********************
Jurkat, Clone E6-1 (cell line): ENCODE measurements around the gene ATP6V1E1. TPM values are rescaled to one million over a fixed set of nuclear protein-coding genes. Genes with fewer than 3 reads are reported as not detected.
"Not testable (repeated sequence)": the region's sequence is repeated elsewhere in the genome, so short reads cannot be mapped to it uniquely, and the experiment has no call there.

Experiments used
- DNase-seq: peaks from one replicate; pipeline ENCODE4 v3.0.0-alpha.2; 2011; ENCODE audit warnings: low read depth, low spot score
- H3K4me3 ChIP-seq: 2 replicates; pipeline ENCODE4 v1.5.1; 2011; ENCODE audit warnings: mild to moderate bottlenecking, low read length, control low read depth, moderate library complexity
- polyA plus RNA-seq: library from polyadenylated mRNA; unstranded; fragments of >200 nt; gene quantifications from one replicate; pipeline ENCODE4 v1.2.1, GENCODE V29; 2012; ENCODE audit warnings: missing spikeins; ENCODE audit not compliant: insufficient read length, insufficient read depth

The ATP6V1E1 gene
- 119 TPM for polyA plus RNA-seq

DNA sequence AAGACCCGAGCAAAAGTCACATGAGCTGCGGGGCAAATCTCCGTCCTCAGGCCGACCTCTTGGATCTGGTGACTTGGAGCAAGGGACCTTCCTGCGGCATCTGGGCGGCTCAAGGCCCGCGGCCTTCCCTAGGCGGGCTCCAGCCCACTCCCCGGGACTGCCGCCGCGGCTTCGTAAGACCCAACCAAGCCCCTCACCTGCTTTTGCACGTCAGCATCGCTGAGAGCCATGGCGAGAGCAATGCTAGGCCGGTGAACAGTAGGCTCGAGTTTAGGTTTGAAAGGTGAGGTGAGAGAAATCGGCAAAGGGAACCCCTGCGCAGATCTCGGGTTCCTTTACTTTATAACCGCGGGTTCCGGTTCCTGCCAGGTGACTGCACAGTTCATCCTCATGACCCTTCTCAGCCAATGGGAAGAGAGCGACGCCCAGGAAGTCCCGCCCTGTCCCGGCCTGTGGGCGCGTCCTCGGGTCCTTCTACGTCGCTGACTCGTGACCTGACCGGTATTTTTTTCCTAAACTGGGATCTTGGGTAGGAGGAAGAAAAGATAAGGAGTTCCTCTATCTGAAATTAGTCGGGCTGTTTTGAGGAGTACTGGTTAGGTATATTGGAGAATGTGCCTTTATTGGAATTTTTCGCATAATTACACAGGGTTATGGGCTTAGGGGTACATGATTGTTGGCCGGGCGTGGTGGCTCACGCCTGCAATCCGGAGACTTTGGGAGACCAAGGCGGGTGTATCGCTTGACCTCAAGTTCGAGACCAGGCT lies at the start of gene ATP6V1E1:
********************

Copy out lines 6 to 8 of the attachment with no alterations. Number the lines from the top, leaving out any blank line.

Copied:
- polyA plus RNA-seq: library from polyadenylated mRNA; unstranded; fragments of >200 nt; gene quantifications from one replicate; pipeline ENCODE4 v1.2.1, GENCODE V29; 2012; ENCODE audit warnings: missing spikeins; ENCODE audit not compliant: insufficient read length, insufficient read depth

The ATP6V1E1 gene
- 119 TPM for polyA plus RNA-seq